That’s not to say that many SEOs haven’t been engaging in white hat tactics this whole time. It simply highlights the prevalence of the darker, black hat (spam) world.
 
On top of Google’s fight against spam, the way the world communicates is changing at an incredible rate. Smartphones are accessible and growing in functionality. This has an impact on search as the SEO world approaches ‘Mobilegeddon‘ in 2015. Google also release Rankbrain in the same year. It increases Google’s ability to understand the intent behind queries, rather than just the keyword strings themselves.
 
From our perspective, the mid teenies represent a time when search engine optimisation grew in notoriety and complexity. The traditional media agencies were taking note of the power of search. Businesses and organisations were using search as part of their narrative. For example, billboards and tv ads would have “search ‘x'” on them. In addition, search was becoming more reputable thanks in part to Google’s suppression of spammy practices. Algorithms were more powerful and discerning, businesses were investing more into search. SEO as a practice required more strategic thought and overlap with other marketing channels.
 
It was good for the industry.
 
One could say that search engine optimisation was becoming more main stream. It was ridding itself of a darker past and moving into a highly scaleable, and profitable marketing channel.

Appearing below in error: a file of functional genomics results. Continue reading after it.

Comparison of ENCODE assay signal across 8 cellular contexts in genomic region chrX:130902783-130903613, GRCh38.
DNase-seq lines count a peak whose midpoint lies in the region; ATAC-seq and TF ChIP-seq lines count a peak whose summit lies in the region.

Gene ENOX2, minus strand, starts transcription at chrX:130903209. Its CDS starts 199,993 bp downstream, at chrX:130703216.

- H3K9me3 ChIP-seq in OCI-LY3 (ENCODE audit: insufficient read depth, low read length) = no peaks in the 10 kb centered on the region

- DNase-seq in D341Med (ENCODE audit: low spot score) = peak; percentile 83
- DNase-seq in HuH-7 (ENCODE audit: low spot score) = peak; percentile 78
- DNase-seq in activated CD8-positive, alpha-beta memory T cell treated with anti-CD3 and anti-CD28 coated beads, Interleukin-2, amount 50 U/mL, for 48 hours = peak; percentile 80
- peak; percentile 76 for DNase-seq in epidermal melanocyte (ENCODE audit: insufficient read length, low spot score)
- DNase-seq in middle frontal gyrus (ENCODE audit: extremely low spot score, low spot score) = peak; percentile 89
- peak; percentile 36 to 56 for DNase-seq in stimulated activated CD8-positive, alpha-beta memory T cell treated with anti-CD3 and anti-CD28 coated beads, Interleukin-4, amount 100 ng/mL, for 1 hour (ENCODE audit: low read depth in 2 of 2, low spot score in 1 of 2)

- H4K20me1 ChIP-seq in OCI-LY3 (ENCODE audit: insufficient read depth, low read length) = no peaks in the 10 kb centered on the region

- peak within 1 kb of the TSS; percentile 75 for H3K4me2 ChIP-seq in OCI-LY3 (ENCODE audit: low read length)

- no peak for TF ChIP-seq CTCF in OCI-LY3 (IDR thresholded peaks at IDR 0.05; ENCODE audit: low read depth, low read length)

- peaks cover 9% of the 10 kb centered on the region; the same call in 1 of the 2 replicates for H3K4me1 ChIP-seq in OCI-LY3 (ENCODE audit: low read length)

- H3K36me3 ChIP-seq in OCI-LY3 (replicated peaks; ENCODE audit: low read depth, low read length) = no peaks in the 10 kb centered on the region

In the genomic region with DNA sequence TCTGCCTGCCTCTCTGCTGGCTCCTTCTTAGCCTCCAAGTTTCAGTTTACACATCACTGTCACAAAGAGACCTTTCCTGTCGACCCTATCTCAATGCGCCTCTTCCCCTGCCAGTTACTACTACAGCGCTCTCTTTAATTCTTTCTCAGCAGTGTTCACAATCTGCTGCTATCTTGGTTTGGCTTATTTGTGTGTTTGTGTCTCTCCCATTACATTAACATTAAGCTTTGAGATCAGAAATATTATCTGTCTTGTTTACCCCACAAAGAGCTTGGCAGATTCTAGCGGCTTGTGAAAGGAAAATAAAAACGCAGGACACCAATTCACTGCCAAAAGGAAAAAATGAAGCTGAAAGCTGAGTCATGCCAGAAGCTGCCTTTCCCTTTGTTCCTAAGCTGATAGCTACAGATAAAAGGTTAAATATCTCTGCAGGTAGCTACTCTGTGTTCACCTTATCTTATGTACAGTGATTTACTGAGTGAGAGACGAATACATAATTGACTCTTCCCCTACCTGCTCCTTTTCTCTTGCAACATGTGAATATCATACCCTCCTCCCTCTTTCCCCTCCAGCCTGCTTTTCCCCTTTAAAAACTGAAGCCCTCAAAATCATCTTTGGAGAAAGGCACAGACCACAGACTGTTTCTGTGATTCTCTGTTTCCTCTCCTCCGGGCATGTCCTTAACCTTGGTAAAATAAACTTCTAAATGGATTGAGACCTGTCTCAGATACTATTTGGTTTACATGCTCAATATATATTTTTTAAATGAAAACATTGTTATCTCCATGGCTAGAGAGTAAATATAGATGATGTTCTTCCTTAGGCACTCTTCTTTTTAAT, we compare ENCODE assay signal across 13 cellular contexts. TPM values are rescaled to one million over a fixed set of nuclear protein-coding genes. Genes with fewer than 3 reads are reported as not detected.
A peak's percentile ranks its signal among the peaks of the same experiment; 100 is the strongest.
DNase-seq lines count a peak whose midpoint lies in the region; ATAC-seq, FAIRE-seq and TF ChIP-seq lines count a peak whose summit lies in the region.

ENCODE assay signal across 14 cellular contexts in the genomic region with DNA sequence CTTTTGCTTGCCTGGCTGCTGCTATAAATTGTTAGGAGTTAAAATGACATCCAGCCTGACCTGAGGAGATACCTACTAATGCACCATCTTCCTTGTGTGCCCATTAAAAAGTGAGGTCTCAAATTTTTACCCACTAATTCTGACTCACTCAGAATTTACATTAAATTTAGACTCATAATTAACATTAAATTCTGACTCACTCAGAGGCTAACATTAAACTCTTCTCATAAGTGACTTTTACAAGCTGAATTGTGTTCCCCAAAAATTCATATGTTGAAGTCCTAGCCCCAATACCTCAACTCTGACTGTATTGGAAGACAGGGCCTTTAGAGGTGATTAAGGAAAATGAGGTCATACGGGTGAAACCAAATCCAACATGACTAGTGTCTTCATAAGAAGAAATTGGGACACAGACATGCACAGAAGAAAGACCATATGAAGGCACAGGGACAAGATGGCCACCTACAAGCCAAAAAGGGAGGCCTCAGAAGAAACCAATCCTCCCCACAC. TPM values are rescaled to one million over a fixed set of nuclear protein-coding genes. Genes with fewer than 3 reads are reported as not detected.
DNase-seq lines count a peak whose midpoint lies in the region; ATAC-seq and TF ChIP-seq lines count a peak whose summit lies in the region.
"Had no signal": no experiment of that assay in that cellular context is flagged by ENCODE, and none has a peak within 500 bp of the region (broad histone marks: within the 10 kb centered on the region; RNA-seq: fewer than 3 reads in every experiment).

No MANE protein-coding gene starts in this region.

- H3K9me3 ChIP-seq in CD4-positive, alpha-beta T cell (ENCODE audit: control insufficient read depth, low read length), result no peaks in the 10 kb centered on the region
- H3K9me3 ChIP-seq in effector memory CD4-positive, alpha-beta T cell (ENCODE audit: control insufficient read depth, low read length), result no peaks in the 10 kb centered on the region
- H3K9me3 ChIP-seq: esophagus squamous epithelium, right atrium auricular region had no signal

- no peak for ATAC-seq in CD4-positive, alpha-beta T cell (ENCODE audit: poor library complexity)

A mobile first world

Nowadays, the way that brands interact with customers is unrecognisable when compared with 10 years ago. We live in a mobile first, multi device world. Google have rolled out their mobile-first index. This means that the way a website displays on mobile has precedence over the desktop version (with mobile search). Google Discover is part of Google’s plan to facilitate a query less search environment. Blending text, image and video content is critical to successful content creation. Voice search is prevalent through Amazon’s Alexa and Google Home.
 
SEO has come a long way from counting keywords on a page. Successful strategies have to incorporate a deep understanding of the buying journey, across multiple devices. E-commerce sites have to think about scaleability and programmatic. The fundamentals of E-A-T (expertise, authority and trustworthiness) are baked into everything. Acquisition modelling is critical in adapting campaigns to be as productive as possible.